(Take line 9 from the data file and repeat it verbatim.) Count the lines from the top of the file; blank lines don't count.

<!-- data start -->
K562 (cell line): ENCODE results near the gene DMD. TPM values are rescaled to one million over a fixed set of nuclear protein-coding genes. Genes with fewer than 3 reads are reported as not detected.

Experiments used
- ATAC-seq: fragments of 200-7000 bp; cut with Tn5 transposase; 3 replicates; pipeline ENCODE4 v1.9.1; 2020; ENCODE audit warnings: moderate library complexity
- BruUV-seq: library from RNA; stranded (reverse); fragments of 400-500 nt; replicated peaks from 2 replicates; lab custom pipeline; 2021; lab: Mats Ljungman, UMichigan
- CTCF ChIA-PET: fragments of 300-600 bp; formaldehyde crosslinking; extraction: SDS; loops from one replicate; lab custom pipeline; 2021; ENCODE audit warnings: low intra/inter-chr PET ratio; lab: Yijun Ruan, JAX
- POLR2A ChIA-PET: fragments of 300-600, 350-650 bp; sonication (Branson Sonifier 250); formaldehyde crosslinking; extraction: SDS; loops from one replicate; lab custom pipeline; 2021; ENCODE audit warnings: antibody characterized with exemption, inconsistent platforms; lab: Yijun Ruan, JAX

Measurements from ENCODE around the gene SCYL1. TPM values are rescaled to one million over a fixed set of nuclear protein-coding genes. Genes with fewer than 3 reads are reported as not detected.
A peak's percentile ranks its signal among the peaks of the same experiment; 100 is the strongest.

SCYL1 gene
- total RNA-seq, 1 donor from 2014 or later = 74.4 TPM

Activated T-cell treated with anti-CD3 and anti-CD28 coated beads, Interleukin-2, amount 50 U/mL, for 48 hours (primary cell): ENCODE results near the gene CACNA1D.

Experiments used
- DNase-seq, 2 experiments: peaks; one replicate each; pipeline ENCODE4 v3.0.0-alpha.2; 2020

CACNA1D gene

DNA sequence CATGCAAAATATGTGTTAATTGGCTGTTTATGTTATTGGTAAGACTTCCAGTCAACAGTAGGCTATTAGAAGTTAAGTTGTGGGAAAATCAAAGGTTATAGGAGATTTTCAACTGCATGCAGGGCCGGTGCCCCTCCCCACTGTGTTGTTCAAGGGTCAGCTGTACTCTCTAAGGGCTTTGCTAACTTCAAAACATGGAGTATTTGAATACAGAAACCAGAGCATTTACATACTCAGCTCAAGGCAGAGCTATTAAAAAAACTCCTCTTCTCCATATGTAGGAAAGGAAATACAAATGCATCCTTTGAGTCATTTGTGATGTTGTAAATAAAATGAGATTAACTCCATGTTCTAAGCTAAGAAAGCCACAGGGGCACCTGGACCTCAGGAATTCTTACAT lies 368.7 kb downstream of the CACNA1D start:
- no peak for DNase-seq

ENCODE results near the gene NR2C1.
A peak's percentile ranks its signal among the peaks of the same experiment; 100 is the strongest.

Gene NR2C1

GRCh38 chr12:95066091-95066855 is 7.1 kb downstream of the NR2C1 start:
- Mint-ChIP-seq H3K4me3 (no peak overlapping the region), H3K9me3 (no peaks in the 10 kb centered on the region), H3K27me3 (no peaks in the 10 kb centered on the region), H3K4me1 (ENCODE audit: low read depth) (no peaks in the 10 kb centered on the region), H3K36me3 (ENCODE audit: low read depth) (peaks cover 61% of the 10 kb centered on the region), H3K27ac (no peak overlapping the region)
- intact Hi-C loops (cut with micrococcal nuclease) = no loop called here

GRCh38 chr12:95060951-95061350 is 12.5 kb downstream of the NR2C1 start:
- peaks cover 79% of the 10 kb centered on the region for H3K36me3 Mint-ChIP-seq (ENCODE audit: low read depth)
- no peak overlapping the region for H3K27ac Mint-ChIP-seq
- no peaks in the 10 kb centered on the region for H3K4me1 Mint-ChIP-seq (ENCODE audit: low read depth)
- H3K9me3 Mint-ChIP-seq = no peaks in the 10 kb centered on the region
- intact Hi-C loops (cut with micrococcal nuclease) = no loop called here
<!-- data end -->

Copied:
SCYL1 gene